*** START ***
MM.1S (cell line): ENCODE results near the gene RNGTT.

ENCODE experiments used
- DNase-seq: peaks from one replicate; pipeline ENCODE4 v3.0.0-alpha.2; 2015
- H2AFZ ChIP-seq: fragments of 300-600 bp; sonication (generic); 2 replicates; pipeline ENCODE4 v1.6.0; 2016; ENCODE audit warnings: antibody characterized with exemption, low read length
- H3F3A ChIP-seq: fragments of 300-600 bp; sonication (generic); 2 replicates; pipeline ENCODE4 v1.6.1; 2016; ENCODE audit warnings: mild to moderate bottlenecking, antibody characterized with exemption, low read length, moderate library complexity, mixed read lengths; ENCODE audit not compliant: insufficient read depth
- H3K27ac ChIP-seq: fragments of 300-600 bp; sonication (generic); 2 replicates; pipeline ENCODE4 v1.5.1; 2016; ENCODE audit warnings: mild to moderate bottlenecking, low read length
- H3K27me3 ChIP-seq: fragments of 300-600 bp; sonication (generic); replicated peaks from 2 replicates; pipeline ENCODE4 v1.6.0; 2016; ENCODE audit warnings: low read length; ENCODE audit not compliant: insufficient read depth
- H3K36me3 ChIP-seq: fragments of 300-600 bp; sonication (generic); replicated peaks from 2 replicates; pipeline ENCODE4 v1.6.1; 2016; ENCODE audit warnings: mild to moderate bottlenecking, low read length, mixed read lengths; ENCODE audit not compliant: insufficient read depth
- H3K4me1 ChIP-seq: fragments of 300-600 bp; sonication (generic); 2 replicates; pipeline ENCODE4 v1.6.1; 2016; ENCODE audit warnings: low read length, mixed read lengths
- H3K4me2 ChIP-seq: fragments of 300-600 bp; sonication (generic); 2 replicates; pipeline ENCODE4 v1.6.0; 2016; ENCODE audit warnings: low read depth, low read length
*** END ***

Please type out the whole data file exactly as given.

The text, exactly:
MM.1S (cell line): ENCODE results near the gene RNGTT.

ENCODE experiments used
- DNase-seq: peaks from one replicate; pipeline ENCODE4 v3.0.0-alpha.2; 2015
- H2AFZ ChIP-seq: fragments of 300-600 bp; sonication (generic); 2 replicates; pipeline ENCODE4 v1.6.0; 2016; ENCODE audit warnings: antibody characterized with exemption, low read length
- H3F3A ChIP-seq: fragments of 300-600 bp; sonication (generic); 2 replicates; pipeline ENCODE4 v1.6.1; 2016; ENCODE audit warnings: mild to moderate bottlenecking, antibody characterized with exemption, low read length, moderate library complexity, mixed read lengths; ENCODE audit not compliant: insufficient read depth
- H3K27ac ChIP-seq: fragments of 300-600 bp; sonication (generic); 2 replicates; pipeline ENCODE4 v1.5.1; 2016; ENCODE audit warnings: mild to moderate bottlenecking, low read length
- H3K27me3 ChIP-seq: fragments of 300-600 bp; sonication (generic); replicated peaks from 2 replicates; pipeline ENCODE4 v1.6.0; 2016; ENCODE audit warnings: low read length; ENCODE audit not compliant: insufficient read depth
- H3K36me3 ChIP-seq: fragments of 300-600 bp; sonication (generic); replicated peaks from 2 replicates; pipeline ENCODE4 v1.6.1; 2016; ENCODE audit warnings: mild to moderate bottlenecking, low read length, mixed read lengths; ENCODE audit not compliant: insufficient read depth
- H3K4me1 ChIP-seq: fragments of 300-600 bp; sonication (generic); 2 replicates; pipeline ENCODE4 v1.6.1; 2016; ENCODE audit warnings: low read length, mixed read lengths
- H3K4me2 ChIP-seq: fragments of 300-600 bp; sonication (generic); 2 replicates; pipeline ENCODE4 v1.6.0; 2016; ENCODE audit warnings: low read depth, low read length